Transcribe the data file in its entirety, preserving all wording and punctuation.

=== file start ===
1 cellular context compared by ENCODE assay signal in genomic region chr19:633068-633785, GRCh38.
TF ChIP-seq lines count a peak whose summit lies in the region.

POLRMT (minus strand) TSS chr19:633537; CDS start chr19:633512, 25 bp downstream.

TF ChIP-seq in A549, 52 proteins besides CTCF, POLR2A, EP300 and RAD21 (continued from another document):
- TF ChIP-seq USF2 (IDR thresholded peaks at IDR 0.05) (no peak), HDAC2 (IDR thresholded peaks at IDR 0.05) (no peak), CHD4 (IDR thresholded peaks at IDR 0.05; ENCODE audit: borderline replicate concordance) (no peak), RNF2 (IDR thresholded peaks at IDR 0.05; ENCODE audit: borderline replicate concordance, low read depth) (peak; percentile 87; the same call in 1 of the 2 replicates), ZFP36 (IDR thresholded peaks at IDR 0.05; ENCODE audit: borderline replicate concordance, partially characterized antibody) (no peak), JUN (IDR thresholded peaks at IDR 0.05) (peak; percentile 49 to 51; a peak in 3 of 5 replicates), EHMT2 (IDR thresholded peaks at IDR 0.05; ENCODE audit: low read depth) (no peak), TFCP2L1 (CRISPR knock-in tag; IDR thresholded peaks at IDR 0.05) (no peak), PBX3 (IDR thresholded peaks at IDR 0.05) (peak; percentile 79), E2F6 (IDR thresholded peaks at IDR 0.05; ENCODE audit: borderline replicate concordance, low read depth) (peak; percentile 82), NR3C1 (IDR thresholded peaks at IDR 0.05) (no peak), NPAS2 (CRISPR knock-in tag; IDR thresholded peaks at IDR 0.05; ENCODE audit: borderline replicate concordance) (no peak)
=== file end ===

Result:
1 cellular context compared by ENCODE assay signal in genomic region chr19:633068-633785, GRCh38.
TF ChIP-seq lines count a peak whose summit lies in the region.

POLRMT (minus strand) TSS chr19:633537; CDS start chr19:633512, 25 bp downstream.

TF ChIP-seq in A549, 52 proteins besides CTCF, POLR2A, EP300 and RAD21 (continued from another document):
- TF ChIP-seq USF2 (IDR thresholded peaks at IDR 0.05) (no peak), HDAC2 (IDR thresholded peaks at IDR 0.05) (no peak), CHD4 (IDR thresholded peaks at IDR 0.05; ENCODE audit: borderline replicate concordance) (no peak), RNF2 (IDR thresholded peaks at IDR 0.05; ENCODE audit: borderline replicate concordance, low read depth) (peak; percentile 87; the same call in 1 of the 2 replicates), ZFP36 (IDR thresholded peaks at IDR 0.05; ENCODE audit: borderline replicate concordance, partially characterized antibody) (no peak), JUN (IDR thresholded peaks at IDR 0.05) (peak; percentile 49 to 51; a peak in 3 of 5 replicates), EHMT2 (IDR thresholded peaks at IDR 0.05; ENCODE audit: low read depth) (no peak), TFCP2L1 (CRISPR knock-in tag; IDR thresholded peaks at IDR 0.05) (no peak), PBX3 (IDR thresholded peaks at IDR 0.05) (peak; percentile 79), E2F6 (IDR thresholded peaks at IDR 0.05; ENCODE audit: borderline replicate concordance, low read depth) (peak; percentile 82), NR3C1 (IDR thresholded peaks at IDR 0.05) (no peak), NPAS2 (CRISPR knock-in tag; IDR thresholded peaks at IDR 0.05; ENCODE audit: borderline replicate concordance) (no peak)